Tina Alejo never aspired to leadership, but the educator and community organizer had a clear vision of bilingualism and biculturalism, values that she is committed to realizing for Filipino Americans growing up in San Francisco. From the time Alejo immigrated with her family to the United States at the age of 16, she was frequently traveling back and forth between the Bay Area and her native Philippines, where she attended college, met her husband, and spent her childrens early years.
After majoring in psychology and doing graduate work in child development, Alejo taught social sciences to community health majors at a Filipino university, an assignment that involved her in establishing a neighborhood childcare center. Because of that background, and because of her commitment to raising her children with a Filipino consciousness after the familys return to the United States, Alejo ended up at the center of a political battle with San Franciscos school district over the fate of a small bilingual program for newcomer Filipino students.
Alejos daughter was attending San Franciscos Filipino Education Center, the countrys only Filipino bilingual educational program. Impressed with the schools dual focus on offering culturally sensitive curriculum and promoting assimilation, Alejo was among the leaders of a campaign to save the program from the budget ax and, indeed, expand it from K-5 to K-12. In the midst of that campaign, Alejo became a tutor and teacher in FECs after-school program. One ultimately successful focus of the campaign became maintaining the schools site in the face of a district decision to move the after-school program to a nearby school. After obtaining funding from the W.K. Kellogg Foundation, the parents successfully negotiated a return to the original program site.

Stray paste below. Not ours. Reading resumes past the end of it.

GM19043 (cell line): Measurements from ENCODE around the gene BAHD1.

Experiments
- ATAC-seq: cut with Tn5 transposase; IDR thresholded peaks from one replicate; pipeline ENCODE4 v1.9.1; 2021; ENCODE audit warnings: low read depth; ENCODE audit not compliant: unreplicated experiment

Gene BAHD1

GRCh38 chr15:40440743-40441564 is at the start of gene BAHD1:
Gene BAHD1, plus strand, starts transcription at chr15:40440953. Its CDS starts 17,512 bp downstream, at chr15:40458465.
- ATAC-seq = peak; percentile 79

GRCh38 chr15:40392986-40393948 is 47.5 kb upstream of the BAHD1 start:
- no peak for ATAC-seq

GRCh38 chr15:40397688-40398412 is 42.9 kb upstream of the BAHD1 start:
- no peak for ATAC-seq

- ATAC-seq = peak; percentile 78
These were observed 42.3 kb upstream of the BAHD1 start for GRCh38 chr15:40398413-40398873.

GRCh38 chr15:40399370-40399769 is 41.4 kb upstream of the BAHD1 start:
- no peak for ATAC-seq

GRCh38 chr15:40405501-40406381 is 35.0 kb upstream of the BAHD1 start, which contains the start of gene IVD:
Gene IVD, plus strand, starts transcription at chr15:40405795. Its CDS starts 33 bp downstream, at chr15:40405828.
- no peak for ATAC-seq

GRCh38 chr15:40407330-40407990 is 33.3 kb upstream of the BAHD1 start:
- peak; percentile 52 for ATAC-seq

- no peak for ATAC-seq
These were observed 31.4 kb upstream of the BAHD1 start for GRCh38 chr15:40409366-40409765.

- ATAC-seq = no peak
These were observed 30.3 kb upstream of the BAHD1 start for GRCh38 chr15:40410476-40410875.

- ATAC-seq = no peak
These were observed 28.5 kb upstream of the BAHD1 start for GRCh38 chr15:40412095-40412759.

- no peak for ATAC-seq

By that time Alejo not only had become the programs coordinator, she was also a community spokesperson for a vision of the South of Market area as a hometown for area Filipinos. As I got involved more deeply, I saw it was not only an FEC issue, it was a Filipino American issue of maintaining a social and cultural landmark in the South of Market area, and a place where Filipino Americans can gain their strength and reaffirm their identity, said Alejo. My background as a community worker and teacher helped crystallize this vision. Im basically a grassroots person. My strength comes from the people I work with.
Alejo became a Wildflowers fellow in 2003.